Pinus pinea

Pinus pinea

The Domestic pine (Pinus pinea L., 1753) is an arboreal species belonging to the Pinaceae family.

Systematics –
From a systematic point of view it belongs to the Eukaryota Domain, Kingdom Plantae, Pinophyta Division, Pinopsida Class, Pinales Order, Pinaceae Family and therefore to the Pinus Genus and to the P. pinea Species.
The terms Pinus sativa, Pinus fastuosa, Pinus domestica, Pinus maderiensis and Pinus esculenta are synonymous.

Etymology –
The term of the genus Pinus derives from the Latin name of the pine tree, connected with the Sanskrit pítu resinous, cited by Pliny, Virgil and others. The specific pinea epithet refers to the Latin name of the pine cones (fruits of the domestic pines that produce edible pine nuts) that was nux pinea, substantiated in pinea: Pinus pinea therefore sounds like the pine of edible pine cones.

Geographic Distribution and Habitat –
Pinus pinea is an arboreal species native to the Mediterranean coasts, widespread in Italy (from Lauretum to the hot subarea of ​​Castanetum). This has an original range that was probably found in Corsica and Sardinia, but has been cultivated for almost 6000 years for seeds that have also become a bargaining chip. It forms coastal forests called pinewoods, where it lives in association with other plants of the Mediterranean scrub. It prefers acidic volcanic rocky soils and also cliffs in coastal or inland areas. In Italy it is cultivated everywhere, with the exception of mountainous areas. It is also naturalized in southern Africa, where it is considered invasive, and commonly planted in California, Australia and Western Europe, to southern Scotland.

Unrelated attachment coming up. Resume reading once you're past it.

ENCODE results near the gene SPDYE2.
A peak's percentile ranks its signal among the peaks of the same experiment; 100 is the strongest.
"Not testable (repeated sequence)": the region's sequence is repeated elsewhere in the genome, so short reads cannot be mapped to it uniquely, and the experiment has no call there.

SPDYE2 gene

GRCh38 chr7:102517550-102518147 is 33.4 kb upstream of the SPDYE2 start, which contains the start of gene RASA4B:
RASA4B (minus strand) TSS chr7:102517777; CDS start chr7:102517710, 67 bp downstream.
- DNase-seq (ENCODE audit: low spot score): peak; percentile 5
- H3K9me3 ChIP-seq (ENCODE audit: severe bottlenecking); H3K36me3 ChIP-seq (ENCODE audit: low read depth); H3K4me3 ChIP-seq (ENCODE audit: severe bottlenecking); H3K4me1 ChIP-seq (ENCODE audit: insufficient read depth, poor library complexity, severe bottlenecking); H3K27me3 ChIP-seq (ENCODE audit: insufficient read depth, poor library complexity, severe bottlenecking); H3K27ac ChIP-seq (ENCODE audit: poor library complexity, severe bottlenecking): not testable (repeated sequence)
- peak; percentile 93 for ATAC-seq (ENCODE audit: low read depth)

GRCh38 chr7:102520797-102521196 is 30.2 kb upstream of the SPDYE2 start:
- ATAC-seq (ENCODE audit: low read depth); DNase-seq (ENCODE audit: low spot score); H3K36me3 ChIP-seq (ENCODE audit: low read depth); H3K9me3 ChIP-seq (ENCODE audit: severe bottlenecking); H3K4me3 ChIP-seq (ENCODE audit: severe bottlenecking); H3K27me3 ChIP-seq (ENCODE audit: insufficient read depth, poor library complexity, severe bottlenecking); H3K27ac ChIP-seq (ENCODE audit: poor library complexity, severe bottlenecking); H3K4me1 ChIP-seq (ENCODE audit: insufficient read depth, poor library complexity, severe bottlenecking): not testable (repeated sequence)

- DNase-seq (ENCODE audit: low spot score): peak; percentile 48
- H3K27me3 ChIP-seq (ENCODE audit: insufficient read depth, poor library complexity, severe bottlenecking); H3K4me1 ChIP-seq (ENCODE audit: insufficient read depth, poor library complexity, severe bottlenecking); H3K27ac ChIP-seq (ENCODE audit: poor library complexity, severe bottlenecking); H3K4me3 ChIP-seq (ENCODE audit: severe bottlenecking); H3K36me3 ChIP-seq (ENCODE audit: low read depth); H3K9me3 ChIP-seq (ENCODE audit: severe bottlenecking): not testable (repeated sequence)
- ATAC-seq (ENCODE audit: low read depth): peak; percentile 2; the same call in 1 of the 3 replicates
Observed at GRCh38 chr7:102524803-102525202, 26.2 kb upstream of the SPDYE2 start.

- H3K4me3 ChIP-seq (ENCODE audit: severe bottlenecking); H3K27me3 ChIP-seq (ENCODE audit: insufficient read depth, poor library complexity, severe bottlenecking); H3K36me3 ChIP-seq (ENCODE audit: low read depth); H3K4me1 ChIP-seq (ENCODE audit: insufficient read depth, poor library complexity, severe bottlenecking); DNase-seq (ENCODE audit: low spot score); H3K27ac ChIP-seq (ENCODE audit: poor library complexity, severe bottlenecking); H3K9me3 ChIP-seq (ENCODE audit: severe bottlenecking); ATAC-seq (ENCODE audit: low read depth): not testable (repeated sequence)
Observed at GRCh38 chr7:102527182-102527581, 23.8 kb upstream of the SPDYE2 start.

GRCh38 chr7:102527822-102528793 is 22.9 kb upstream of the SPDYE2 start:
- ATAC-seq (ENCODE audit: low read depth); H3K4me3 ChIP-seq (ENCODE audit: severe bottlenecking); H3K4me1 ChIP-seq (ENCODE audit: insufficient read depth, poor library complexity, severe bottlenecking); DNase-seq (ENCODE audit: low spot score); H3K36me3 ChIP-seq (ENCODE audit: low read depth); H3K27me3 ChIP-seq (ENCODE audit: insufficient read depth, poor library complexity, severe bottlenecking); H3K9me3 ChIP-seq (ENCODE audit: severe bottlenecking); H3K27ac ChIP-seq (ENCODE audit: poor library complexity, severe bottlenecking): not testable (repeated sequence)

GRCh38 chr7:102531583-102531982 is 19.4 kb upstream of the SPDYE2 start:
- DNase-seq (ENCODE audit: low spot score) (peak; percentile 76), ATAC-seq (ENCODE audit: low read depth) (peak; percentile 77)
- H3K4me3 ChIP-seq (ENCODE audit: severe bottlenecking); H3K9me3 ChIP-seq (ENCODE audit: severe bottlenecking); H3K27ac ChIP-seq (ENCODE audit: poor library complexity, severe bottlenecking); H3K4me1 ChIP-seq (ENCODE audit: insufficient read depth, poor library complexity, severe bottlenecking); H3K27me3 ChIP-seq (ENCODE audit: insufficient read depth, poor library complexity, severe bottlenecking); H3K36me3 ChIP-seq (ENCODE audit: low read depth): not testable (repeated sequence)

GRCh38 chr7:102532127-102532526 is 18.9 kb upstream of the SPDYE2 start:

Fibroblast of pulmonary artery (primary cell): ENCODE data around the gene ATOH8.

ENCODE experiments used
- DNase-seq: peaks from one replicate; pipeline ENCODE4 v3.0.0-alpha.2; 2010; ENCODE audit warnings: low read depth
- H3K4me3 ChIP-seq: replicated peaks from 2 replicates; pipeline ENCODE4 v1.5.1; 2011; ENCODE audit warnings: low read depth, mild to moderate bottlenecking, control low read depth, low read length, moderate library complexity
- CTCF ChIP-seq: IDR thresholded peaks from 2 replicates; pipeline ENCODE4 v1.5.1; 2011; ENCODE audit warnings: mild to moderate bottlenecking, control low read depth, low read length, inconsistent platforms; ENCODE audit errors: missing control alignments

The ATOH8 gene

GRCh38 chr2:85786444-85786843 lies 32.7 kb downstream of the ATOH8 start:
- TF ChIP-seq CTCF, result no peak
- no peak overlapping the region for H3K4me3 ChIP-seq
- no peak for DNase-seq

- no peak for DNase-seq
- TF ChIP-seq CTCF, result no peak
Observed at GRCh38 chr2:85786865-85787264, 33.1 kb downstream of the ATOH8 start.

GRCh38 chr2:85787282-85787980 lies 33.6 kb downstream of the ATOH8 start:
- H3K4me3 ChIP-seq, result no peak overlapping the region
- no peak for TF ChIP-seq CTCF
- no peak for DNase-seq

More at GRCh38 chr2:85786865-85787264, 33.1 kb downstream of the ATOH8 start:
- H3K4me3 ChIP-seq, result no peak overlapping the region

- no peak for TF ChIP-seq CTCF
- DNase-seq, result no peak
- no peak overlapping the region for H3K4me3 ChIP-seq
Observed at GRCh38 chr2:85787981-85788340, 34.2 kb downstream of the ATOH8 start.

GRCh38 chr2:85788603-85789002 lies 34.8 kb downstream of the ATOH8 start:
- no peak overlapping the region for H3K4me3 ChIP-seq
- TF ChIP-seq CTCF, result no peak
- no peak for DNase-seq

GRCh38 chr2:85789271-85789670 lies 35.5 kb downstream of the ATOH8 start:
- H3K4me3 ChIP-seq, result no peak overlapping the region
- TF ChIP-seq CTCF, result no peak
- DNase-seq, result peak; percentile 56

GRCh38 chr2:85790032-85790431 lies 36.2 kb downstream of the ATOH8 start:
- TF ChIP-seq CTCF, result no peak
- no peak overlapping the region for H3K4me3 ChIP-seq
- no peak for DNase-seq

Description –
The Pino domestica is a tree that can reach 30 meters in height and with a maximum trunk diameter of almost 2 meters. It has a characteristic umbrella-like crown, formed by branches that are concentrated in the upper part of the trunk ending with the points facing upwards. The trunk is straight and often bifurcated in the old trees at a certain height while the bark is initially gray and finely wrinkled, then deeply furrowed in brownish-gray plates. The leaves are 12 to 15 cm long, rigid, bright green needles, pungent at the apex and at the base are wrapped in a transparent and persistent sheath. The male cones are numerous, small, yellow at the base of the branches of the year; the female ones are first small and roundish, then globose and heavy with a diameter of 10-12 cm, first green, then red-brown at maturity (after you years). The wood scales each contain two seeds from the woody shell (pine nuts).

Cultivation –
The Pino domestica is a rustic species, adaptable to all terrains, undemanding and likes more loose and sandy ones; it does not tolerate too calcareous, compact and / or excessively marshy soils. It is a distinctly heliophilous species (it does not tolerate the shade) and is very sensitive to absolute minimum temperatures, which should never drop below freezing. Even the snow damages the tree, cutting off its branches.
The tree, on the other hand, tolerates summer aridity very well, with maximum temperatures of over 30 ° C and poor rainfall, even if, contrary to what is believed, an excessively prolonged drought over time damages it. It also does not bear atmospheric pollution, especially that carried by brackish winds from maritime areas polluted by surfactants.
For the planting of this plant it is good to grow them in a vase for some years before laying them down. It is quite difficult to obtain seedlings because of the fragility of the young specimens, which are easily attacked by pests or diseases; generally it is propagated by cuttings, in spring or in late summer.